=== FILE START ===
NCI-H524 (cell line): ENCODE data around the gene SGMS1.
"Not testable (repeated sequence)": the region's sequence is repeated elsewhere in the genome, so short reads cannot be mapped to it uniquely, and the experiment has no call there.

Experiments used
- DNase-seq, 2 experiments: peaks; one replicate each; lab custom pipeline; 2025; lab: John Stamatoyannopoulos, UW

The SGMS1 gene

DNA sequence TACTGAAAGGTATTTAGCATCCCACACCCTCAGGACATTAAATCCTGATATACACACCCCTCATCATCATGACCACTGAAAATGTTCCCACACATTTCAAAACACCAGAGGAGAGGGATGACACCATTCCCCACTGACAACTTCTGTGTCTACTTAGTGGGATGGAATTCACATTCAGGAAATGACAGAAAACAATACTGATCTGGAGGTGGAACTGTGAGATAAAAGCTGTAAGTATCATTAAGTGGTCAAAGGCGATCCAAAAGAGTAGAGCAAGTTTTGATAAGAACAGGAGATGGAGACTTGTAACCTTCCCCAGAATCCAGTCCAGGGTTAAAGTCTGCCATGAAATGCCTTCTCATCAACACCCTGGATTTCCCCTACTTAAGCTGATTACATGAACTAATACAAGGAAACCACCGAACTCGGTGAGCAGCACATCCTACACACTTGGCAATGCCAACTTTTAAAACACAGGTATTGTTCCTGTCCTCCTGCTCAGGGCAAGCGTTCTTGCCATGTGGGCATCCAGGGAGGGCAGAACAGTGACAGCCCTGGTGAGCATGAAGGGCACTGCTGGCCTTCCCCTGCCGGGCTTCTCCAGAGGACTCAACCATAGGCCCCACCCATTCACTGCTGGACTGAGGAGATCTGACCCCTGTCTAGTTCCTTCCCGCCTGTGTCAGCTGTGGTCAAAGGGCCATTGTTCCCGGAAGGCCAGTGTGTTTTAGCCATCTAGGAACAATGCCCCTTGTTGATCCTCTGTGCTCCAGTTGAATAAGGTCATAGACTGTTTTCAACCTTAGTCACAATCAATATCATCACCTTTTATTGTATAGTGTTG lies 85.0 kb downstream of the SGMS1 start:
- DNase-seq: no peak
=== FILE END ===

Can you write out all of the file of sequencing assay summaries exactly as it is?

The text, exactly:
NCI-H524 (cell line): ENCODE data around the gene SGMS1.
"Not testable (repeated sequence)": the region's sequence is repeated elsewhere in the genome, so short reads cannot be mapped to it uniquely, and the experiment has no call there.

Experiments used
- DNase-seq, 2 experiments: peaks; one replicate each; lab custom pipeline; 2025; lab: John Stamatoyannopoulos, UW

The SGMS1 gene

DNA sequence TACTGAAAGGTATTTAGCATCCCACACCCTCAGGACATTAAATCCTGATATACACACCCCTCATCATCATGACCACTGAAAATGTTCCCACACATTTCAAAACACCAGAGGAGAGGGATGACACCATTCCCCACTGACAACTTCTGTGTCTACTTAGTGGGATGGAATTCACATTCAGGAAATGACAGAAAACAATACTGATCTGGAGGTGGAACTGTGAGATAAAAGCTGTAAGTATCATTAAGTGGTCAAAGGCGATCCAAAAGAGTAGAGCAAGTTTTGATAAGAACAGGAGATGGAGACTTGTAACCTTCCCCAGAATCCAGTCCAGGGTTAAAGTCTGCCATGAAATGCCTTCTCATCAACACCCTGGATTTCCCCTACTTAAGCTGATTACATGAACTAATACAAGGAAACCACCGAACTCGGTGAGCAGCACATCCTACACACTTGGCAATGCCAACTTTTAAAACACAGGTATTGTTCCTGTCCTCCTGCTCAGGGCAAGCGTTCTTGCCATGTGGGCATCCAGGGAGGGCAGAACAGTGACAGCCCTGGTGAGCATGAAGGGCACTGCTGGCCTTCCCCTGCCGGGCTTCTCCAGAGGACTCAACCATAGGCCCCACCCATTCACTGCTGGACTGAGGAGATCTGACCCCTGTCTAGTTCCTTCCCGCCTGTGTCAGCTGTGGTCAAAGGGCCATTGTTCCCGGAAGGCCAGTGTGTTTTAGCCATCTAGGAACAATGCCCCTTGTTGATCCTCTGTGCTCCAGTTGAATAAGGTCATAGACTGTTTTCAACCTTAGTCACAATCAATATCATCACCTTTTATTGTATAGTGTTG lies 85.0 kb downstream of the SGMS1 start:
- DNase-seq: no peak